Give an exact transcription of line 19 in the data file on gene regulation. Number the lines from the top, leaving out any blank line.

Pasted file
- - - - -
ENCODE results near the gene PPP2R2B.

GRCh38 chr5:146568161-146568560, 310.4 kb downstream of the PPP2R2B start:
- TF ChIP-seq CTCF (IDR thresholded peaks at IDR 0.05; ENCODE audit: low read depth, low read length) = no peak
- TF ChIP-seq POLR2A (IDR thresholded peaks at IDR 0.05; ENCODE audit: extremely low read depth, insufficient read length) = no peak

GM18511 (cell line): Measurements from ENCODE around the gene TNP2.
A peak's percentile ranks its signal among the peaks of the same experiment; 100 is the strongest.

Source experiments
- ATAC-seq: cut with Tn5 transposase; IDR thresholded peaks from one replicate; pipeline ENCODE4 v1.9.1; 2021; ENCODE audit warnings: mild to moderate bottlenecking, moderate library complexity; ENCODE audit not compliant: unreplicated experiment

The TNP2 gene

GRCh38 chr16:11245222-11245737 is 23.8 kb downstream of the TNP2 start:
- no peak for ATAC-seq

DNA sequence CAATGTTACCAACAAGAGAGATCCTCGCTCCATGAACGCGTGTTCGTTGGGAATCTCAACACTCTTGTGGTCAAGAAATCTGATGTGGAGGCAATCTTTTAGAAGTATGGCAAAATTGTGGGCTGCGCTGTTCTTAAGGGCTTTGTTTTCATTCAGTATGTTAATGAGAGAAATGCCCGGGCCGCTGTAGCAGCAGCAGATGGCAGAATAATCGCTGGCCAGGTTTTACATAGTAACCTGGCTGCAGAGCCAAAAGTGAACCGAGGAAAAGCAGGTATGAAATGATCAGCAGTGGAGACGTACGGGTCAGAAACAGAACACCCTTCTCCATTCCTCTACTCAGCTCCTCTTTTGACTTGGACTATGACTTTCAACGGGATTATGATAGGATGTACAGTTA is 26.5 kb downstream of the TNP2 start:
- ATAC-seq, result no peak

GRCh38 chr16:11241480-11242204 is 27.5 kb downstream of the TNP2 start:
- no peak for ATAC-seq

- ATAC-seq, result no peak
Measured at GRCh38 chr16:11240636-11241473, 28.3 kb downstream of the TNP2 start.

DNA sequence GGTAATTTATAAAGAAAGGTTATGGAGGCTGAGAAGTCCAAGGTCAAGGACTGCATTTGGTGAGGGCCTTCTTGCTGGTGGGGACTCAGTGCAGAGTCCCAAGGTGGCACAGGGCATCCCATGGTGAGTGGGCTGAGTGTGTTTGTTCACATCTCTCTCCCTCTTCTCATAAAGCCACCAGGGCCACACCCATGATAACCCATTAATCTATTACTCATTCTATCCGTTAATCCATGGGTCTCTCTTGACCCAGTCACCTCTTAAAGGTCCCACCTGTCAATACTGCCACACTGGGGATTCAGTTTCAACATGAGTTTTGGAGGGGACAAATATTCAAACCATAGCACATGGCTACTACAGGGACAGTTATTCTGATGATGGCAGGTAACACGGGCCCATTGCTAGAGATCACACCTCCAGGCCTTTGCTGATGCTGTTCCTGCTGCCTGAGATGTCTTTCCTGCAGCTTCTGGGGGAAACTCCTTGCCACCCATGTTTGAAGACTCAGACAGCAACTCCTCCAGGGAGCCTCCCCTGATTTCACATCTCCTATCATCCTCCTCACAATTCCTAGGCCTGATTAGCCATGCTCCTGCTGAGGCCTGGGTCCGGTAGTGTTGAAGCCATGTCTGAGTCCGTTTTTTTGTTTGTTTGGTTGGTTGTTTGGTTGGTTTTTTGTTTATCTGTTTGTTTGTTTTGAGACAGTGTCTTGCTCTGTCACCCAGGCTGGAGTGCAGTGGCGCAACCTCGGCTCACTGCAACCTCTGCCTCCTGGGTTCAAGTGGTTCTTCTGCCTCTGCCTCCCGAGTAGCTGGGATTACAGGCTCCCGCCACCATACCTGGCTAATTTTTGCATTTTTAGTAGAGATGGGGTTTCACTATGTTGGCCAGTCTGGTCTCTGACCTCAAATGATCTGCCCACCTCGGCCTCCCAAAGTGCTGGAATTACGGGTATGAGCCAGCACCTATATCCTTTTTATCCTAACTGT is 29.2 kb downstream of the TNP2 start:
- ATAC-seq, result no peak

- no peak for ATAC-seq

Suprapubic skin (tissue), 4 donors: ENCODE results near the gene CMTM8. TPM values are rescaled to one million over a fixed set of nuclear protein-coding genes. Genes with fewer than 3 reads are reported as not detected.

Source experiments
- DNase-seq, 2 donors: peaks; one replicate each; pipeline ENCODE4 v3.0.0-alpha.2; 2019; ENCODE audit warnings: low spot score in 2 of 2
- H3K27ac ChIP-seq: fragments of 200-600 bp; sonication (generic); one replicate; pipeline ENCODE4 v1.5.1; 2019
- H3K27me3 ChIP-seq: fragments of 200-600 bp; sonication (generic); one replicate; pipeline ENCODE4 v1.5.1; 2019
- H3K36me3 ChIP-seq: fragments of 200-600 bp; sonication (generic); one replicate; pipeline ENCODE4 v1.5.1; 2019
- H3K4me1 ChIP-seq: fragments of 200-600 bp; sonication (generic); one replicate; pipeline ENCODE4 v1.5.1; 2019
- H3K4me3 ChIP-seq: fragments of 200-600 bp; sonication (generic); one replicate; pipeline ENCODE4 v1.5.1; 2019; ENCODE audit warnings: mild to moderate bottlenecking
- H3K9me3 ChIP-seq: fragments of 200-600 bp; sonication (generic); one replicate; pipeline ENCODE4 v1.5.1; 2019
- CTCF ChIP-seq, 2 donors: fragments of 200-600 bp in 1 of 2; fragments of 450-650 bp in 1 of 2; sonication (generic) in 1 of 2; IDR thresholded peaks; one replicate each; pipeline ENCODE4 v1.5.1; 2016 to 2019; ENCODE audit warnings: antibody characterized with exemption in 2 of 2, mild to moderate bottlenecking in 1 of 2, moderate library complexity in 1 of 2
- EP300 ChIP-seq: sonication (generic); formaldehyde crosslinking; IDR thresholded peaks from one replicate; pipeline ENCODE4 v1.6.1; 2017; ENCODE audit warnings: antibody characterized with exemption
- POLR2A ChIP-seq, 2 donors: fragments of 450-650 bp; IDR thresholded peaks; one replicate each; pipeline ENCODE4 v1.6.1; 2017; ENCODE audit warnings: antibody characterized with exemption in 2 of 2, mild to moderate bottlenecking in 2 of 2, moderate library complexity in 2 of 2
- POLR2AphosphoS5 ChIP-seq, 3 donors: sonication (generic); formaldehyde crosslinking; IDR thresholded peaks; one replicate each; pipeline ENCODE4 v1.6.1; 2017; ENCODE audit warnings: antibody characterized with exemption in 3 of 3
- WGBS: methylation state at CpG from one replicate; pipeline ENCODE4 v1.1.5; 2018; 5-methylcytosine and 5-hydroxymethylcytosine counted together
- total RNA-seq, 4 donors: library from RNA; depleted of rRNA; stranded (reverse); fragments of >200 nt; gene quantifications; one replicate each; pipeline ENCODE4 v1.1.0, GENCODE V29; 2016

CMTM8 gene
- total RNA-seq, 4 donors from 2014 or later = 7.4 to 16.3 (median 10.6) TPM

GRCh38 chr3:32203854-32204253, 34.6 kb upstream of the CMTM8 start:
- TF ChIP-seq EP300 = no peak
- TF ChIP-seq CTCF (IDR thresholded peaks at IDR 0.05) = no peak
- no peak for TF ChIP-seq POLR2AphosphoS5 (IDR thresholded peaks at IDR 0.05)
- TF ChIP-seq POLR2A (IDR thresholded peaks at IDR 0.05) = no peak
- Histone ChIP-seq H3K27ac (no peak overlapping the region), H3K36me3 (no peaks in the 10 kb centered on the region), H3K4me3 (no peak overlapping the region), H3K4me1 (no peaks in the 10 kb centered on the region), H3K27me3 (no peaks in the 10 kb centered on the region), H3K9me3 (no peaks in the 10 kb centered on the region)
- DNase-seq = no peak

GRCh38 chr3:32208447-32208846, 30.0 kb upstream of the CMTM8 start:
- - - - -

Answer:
- ATAC-seq, result no peak